It happened on a rainy chilly winter night in New York City. I was attending a panel discussion about the culture of the Indo Caribbean communities in New York City and beyond, organized by the members of SAJA (South Asian Journalists Association). It was one of the first events I went for and this invitation had come to me from an online friend I’d known for years but whom I’d never met!
In fact, I was looking for a change from my usual routine of classes, cleaning, cooking, and commuting, more than the discussion as such. As it was a particularly dreary evening, it took quite an effort for me to get ready and leave the comfort of my apartment. Anyway I put on all the different layers of clothing hoping it would be enough to keep me warm during the evening and after rechecking my train route options and the weather forecast, I gingerly stepped out of my cosy apartment around 6.30pm.
The event was scheduled to start at 8pm and we were expected to be there by 7.45 or so. Since it was a new route I looked forward to the subway commute and was not disappointed. I had to take a train to GC station and then switch to another train to reach this place in Manhattan. The second train was new to me and it had a different feel to it altogether. This was a relatively posh locality and the difference was so obvious. The trains were better lighted, majority of the commuters were Americans and there were no beggars. I began to feel slightly out of place but given the fact that New Yorkers don’t look you in the eye if you’re a stranger, the feeling did not last long.
Soon I was walking towards the venue and I realized it was still early. I had almost 15-20mins to kill and so I walked aimlessly through the streets. Thats when it started to drizzle and I could not help but break into a wide grin. I love the rains and it always cheers me up instantly. Most people often find rains a nuisance, especially if they are outside & traveling. It is quite understandable especially when its already cold outside and everyone is covered in layers of clothing!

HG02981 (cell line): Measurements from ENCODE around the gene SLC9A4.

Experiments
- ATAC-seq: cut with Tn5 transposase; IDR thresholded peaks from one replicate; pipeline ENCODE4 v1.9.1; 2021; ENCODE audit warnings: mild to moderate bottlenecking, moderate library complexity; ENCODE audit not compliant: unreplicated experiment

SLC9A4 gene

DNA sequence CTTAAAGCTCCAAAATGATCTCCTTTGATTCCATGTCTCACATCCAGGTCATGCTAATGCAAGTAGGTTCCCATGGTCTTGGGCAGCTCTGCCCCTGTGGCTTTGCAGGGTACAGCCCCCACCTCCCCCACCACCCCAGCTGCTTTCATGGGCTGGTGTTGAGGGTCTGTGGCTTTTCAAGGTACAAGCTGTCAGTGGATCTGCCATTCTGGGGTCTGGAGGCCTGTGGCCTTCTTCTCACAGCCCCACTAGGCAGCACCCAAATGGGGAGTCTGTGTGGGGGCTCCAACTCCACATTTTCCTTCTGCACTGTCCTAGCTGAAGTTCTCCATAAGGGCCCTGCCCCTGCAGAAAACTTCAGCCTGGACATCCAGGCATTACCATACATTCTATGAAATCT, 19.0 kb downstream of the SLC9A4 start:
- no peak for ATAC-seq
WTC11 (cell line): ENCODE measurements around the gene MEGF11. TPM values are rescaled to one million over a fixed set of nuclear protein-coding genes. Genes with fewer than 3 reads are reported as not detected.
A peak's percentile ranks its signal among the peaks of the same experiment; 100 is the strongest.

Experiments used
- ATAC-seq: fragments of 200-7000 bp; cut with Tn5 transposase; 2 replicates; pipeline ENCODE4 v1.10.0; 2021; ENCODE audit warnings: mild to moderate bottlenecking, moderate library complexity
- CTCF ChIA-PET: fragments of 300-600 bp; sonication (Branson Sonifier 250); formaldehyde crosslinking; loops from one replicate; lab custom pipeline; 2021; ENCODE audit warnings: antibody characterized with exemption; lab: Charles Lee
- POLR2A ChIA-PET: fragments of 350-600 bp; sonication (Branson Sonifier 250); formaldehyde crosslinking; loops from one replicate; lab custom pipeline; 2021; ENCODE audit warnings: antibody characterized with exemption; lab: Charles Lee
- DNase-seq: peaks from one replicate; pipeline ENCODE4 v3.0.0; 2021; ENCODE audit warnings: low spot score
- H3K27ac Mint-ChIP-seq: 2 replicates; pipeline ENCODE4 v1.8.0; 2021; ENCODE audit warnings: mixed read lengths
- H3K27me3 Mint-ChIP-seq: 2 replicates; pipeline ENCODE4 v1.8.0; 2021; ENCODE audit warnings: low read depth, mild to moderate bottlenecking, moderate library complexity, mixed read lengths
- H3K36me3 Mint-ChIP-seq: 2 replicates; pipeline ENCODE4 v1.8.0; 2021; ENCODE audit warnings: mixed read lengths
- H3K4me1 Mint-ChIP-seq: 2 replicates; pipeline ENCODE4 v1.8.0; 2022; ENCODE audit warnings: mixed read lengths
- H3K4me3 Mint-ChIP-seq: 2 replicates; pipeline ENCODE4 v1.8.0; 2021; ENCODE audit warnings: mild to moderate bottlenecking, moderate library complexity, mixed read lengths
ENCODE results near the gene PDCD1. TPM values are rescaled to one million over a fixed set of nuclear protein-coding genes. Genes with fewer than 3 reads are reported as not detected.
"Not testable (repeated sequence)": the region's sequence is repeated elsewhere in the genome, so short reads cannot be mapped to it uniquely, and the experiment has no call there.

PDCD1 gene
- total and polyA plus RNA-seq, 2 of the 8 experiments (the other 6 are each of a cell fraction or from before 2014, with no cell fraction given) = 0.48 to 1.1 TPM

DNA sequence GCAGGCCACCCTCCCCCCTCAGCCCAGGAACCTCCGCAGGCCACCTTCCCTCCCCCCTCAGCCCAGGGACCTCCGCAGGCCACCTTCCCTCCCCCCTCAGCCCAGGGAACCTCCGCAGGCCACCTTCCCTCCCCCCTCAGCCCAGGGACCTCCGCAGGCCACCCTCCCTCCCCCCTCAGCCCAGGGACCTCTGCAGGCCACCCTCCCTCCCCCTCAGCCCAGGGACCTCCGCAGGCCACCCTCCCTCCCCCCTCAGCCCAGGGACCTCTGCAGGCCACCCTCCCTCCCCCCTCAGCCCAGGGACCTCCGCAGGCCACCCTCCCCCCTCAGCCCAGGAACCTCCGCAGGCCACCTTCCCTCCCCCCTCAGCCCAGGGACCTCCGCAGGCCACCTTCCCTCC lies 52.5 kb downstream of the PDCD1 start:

For me its different though. I’ve always loved the rains and often I’ve felt as though the skies were sending me a message gently reminding me that I’m cared for. Like as though a Guardian angel was watching over me. This may sound crazy but there have been several times in my life when I’ve felt pained/hurt or lonely/depressed and suddenly the rains have come rushing to my aid filling me up with good cheer & joy.
Soon it was almost 8 and I walked back to the venue and proceeded to the first floor of the building where the discussion was scheduled to take place. There were already quite a few people and I looked around curiously wondering whether my friend was among them. She was not. So I chose a chair in the 3rd row from the front and started to observe my surroundings.
The venue was a large longish hall which also seemed to be a gallery of some sort. There were a few paintings displayed on the back wall of the room and I slowly walked over to see who the artists were. It seemed to be part of a show that had just ended a day before and the artists were expected to collect their works before the coming weekend. Most of the artists seemed to be Asians and I guessed it was some kind of Art Show promoting perhaps a particular group of Asians. Some of the works were amazingly detailed and exquisitely colorful. I was lost in one such painting showing a semi naked woman in the arms of her lover when someone tapped on my shoulder.